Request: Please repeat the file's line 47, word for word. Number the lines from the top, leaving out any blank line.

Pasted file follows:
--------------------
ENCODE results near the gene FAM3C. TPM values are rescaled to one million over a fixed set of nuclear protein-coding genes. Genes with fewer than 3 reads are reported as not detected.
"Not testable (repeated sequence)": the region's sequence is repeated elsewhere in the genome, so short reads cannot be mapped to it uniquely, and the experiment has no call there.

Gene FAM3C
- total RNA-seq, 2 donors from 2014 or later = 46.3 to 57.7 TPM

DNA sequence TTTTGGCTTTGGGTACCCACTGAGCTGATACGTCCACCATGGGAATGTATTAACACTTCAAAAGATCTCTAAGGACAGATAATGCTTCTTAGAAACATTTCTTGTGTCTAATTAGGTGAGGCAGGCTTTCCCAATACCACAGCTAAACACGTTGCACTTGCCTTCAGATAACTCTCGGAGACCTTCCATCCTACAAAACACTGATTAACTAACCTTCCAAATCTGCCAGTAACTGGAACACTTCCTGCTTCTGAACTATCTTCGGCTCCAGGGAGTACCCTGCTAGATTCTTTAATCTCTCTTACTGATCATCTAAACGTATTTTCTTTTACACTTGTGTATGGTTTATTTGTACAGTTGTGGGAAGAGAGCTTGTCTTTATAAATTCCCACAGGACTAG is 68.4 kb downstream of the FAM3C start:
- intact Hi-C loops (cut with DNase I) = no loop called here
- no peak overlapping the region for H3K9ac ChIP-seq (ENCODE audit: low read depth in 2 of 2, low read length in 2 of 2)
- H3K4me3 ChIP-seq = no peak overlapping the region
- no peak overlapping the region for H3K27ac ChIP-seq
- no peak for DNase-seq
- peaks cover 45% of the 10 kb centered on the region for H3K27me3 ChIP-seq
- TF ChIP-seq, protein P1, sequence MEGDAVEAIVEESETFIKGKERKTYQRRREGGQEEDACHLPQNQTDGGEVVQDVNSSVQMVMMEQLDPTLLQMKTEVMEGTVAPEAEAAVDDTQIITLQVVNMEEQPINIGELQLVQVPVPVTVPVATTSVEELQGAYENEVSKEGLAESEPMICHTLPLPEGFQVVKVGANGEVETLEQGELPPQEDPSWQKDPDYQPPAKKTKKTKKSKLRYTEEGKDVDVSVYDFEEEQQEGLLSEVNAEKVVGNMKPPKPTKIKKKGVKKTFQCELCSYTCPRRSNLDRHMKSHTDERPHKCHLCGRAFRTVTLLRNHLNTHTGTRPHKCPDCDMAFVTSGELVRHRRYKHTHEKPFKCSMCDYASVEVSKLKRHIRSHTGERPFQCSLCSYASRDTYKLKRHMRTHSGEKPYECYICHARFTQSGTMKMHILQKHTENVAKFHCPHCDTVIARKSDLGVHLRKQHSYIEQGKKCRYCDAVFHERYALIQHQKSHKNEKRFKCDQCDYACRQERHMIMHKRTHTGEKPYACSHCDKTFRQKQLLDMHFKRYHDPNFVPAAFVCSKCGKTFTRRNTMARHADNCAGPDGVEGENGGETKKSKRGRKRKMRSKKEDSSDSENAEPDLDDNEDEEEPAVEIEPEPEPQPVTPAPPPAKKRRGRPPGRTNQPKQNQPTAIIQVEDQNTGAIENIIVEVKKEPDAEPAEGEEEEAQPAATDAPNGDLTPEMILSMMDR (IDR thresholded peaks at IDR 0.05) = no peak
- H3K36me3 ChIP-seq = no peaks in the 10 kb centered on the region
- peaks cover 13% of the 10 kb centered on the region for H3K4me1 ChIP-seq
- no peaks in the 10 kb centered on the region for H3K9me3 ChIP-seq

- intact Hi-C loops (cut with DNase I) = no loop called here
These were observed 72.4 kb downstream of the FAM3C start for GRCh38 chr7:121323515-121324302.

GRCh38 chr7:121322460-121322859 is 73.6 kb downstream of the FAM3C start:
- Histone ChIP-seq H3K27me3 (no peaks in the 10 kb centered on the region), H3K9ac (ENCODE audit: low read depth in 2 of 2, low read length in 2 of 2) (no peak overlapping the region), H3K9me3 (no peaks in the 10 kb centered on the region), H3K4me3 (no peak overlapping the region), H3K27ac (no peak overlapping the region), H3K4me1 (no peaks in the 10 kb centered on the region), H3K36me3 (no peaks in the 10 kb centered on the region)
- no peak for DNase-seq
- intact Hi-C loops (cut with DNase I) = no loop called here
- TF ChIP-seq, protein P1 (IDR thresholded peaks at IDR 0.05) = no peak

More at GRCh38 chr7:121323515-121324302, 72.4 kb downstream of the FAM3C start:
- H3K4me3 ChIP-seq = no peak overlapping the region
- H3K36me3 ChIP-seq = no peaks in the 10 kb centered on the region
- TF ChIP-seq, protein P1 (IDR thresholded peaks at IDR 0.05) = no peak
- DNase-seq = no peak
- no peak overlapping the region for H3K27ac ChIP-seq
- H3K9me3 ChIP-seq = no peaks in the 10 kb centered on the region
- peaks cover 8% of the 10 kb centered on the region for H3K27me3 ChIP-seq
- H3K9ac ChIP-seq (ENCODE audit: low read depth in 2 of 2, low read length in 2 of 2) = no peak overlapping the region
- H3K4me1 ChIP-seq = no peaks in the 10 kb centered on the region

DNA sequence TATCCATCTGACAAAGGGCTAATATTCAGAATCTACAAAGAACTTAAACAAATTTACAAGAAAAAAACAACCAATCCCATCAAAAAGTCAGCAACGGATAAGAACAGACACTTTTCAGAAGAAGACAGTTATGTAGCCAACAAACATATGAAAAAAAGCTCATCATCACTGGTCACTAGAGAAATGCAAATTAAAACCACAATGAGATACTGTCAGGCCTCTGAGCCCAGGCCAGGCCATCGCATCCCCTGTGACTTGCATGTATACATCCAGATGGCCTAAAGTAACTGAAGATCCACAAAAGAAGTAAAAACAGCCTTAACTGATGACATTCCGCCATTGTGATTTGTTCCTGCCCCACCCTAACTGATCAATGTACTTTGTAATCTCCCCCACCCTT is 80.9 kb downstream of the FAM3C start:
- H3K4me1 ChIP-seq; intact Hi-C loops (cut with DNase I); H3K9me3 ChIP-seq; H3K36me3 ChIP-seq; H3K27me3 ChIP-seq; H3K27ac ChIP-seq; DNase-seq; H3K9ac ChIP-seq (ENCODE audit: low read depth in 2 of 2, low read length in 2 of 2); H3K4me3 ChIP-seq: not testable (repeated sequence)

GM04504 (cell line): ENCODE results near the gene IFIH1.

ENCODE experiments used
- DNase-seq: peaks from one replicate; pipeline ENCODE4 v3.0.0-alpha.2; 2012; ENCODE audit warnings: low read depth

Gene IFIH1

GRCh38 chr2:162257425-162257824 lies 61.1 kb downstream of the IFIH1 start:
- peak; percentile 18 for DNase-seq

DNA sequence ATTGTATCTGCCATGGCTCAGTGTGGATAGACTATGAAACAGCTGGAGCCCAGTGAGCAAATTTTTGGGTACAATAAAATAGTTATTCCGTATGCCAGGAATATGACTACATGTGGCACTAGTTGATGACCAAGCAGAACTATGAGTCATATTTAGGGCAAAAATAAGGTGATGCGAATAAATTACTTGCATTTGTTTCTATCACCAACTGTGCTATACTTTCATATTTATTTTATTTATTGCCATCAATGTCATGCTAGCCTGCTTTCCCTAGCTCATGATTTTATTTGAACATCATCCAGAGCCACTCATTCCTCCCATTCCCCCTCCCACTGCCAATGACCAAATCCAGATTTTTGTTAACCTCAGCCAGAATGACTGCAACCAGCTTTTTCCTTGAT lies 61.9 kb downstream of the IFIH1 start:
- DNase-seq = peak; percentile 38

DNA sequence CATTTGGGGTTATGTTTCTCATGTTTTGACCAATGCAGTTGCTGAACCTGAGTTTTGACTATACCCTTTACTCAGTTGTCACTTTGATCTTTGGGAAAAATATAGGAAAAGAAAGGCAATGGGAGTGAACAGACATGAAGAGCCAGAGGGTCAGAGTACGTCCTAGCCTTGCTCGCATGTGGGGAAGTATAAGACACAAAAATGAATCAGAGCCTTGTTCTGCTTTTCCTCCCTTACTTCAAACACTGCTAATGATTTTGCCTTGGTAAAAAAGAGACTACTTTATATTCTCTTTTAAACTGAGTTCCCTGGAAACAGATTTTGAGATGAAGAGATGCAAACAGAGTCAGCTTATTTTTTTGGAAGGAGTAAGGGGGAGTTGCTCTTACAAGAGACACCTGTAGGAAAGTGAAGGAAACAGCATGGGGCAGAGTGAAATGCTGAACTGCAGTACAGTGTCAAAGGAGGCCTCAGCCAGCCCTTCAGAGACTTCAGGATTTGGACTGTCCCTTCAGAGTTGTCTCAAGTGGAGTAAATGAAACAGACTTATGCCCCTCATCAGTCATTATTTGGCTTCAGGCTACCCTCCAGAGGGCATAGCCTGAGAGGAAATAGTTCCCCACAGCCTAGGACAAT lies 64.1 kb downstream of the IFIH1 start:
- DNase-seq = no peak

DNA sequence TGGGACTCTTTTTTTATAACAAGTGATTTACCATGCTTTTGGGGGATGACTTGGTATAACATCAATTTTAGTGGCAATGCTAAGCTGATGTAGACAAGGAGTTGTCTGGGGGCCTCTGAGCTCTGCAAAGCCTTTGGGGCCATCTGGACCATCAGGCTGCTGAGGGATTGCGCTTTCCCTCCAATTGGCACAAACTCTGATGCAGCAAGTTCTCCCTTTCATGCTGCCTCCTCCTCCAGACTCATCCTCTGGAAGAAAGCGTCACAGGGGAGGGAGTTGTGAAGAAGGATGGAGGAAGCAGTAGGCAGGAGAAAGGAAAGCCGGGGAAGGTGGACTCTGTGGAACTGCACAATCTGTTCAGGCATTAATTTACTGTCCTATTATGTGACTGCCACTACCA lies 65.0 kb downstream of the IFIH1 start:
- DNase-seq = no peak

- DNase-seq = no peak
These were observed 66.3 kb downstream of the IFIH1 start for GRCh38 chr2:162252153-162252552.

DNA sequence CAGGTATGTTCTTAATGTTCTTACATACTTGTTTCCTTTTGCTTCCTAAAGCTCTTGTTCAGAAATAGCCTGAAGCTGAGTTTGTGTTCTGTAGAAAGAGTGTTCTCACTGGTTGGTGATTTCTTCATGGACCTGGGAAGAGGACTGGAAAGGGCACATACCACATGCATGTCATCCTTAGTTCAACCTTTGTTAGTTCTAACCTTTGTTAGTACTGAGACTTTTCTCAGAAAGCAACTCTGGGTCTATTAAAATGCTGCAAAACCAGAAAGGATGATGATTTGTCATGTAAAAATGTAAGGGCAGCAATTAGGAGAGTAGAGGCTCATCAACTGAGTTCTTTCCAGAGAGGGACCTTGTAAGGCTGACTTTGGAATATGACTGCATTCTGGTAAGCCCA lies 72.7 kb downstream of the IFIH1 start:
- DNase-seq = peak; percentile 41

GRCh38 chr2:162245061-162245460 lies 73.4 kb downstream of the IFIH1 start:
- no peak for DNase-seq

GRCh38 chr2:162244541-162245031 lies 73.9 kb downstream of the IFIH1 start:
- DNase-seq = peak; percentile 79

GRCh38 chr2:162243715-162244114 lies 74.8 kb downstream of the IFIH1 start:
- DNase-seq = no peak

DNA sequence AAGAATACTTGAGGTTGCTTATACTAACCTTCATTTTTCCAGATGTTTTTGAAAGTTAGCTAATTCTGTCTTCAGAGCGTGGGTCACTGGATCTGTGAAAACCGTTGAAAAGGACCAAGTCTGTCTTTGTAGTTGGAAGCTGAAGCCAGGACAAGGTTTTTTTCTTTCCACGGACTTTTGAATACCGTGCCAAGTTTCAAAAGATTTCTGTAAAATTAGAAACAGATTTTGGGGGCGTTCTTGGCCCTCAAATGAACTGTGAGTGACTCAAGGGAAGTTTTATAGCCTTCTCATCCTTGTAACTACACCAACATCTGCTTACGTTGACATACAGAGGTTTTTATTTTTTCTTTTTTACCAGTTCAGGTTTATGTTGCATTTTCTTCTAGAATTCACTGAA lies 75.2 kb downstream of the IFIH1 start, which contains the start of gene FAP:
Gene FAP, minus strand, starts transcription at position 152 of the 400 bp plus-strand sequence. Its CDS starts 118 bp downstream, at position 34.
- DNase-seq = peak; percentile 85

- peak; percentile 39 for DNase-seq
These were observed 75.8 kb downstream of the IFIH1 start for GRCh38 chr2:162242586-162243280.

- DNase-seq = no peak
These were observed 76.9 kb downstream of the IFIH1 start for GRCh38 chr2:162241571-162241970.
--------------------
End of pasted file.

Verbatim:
- DNase-seq = no peak